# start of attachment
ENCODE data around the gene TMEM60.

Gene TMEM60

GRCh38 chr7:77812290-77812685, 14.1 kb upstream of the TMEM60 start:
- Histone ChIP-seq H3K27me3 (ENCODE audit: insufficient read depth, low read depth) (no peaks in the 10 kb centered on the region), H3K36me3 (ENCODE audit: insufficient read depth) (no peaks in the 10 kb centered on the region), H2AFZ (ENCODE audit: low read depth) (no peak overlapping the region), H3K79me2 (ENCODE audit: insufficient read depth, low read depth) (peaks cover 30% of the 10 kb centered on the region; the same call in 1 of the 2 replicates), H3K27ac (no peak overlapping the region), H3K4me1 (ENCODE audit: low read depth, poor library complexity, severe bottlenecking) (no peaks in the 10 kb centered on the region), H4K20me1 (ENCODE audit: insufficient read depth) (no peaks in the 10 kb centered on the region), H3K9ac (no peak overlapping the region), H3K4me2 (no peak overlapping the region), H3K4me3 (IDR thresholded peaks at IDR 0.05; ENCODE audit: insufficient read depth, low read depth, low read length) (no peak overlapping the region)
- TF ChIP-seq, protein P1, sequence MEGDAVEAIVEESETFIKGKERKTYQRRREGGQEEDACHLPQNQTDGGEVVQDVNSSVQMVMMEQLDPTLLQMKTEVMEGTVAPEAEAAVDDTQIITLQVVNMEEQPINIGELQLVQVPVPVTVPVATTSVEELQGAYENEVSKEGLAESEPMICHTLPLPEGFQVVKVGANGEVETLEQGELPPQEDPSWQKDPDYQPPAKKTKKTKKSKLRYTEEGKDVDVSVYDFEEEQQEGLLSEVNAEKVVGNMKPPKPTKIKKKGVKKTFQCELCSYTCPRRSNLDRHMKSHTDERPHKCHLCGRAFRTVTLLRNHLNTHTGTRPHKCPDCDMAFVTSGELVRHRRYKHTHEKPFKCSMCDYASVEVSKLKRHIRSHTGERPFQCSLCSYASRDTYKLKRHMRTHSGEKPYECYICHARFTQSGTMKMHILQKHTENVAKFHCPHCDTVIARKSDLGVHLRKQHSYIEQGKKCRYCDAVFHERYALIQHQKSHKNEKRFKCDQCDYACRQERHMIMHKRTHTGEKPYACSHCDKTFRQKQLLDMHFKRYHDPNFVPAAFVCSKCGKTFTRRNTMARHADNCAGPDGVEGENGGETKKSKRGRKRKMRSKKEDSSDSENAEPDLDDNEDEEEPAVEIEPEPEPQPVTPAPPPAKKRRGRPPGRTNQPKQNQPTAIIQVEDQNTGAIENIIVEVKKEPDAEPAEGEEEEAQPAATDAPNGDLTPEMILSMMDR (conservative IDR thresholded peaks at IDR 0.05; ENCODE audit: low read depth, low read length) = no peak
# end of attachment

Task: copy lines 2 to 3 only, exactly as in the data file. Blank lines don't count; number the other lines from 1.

Gene TMEM60

GRCh38 chr7:77812290-77812685, 14.1 kb upstream of the TMEM60 start: